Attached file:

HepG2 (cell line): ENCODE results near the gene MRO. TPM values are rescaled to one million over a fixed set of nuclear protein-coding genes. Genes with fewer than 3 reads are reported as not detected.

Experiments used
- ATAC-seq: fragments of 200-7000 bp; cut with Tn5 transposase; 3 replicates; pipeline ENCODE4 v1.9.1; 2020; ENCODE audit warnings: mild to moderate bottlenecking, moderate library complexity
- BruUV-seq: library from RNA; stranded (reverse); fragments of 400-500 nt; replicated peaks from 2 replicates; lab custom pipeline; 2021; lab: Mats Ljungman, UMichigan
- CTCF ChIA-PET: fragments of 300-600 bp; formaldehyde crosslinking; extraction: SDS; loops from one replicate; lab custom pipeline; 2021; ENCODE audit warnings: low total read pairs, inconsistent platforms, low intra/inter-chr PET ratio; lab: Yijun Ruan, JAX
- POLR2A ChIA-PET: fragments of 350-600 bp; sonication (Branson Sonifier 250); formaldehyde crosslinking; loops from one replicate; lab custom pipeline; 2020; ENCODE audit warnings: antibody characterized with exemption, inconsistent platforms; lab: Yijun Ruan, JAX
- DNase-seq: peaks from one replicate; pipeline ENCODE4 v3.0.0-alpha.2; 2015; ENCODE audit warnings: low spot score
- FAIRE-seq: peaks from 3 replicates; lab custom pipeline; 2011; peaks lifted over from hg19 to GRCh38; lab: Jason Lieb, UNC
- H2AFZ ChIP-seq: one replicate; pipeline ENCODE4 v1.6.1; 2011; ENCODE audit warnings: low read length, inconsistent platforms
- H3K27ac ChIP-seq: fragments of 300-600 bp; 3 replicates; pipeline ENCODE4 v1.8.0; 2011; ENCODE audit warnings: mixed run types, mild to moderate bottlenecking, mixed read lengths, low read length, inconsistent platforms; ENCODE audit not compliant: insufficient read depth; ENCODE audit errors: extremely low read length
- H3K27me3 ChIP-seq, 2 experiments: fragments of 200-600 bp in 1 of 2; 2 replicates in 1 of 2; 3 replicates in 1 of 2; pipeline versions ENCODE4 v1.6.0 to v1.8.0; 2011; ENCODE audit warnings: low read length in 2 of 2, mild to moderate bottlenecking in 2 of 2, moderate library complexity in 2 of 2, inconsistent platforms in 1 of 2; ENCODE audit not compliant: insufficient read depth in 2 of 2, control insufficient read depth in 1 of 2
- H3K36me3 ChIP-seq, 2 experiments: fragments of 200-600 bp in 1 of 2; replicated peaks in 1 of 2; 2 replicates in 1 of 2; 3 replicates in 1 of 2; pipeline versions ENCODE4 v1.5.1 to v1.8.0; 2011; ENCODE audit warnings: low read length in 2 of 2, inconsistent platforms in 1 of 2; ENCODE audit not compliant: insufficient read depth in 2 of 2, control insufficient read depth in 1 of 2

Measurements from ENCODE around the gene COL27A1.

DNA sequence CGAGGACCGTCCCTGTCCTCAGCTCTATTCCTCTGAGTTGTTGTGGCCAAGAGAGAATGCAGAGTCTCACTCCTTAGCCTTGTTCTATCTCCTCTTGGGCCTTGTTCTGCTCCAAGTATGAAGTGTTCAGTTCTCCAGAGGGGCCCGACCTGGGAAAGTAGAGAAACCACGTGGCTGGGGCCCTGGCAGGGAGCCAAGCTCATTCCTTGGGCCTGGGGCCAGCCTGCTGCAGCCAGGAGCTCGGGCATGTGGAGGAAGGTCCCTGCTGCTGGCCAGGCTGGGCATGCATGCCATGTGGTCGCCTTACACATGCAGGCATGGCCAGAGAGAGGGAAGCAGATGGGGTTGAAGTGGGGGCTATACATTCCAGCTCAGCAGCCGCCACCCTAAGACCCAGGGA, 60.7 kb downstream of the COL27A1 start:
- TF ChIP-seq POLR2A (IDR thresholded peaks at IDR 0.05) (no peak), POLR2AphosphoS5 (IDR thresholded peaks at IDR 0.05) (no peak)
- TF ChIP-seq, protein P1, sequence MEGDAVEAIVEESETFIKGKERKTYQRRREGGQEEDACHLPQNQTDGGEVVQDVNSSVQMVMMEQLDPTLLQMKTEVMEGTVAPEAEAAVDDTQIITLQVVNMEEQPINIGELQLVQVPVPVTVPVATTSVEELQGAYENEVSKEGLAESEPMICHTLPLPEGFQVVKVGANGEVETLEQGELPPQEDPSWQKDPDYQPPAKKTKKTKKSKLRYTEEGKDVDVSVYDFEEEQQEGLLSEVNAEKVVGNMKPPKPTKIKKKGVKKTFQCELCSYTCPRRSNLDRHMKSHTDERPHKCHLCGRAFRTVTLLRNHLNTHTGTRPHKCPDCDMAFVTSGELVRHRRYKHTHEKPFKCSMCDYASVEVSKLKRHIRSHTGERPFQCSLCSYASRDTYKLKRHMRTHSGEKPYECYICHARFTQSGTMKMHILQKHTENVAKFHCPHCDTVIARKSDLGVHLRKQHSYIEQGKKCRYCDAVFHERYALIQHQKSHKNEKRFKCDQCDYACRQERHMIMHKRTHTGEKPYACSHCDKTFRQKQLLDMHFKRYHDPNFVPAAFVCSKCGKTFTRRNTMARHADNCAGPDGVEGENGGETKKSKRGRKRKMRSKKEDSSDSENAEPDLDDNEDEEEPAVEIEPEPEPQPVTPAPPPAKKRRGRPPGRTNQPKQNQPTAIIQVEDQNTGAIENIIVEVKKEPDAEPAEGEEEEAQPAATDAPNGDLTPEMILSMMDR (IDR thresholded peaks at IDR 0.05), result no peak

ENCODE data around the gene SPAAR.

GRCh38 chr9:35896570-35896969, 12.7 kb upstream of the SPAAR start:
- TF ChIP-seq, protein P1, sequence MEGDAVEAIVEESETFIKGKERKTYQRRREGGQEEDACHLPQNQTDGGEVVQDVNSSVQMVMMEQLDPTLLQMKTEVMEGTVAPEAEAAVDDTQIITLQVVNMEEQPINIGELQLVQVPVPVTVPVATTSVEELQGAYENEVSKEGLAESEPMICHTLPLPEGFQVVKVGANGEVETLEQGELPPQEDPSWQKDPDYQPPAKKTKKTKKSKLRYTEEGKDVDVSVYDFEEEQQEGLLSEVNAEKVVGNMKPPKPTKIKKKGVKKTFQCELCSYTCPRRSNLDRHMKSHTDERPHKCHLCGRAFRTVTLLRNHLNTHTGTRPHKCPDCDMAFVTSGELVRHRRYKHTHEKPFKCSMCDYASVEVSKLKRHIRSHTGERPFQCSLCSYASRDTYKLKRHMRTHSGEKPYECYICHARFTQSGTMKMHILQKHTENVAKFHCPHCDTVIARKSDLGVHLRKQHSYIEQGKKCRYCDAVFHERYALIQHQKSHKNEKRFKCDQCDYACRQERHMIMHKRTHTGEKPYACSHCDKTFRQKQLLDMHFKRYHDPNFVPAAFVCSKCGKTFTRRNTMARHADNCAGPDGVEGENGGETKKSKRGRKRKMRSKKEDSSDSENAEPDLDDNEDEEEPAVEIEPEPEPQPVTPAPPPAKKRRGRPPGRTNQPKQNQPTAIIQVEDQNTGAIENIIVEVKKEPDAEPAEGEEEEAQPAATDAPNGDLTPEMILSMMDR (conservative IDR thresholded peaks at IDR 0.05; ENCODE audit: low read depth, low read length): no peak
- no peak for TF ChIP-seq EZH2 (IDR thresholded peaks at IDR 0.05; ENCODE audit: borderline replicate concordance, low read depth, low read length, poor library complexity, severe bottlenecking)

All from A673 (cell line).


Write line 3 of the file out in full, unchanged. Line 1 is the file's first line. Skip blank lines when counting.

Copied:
- ATAC-seq: fragments of 200-7000 bp; cut with Tn5 transposase; 3 replicates; pipeline ENCODE4 v1.9.1; 2020; ENCODE audit warnings: mild to moderate bottlenecking, moderate library complexity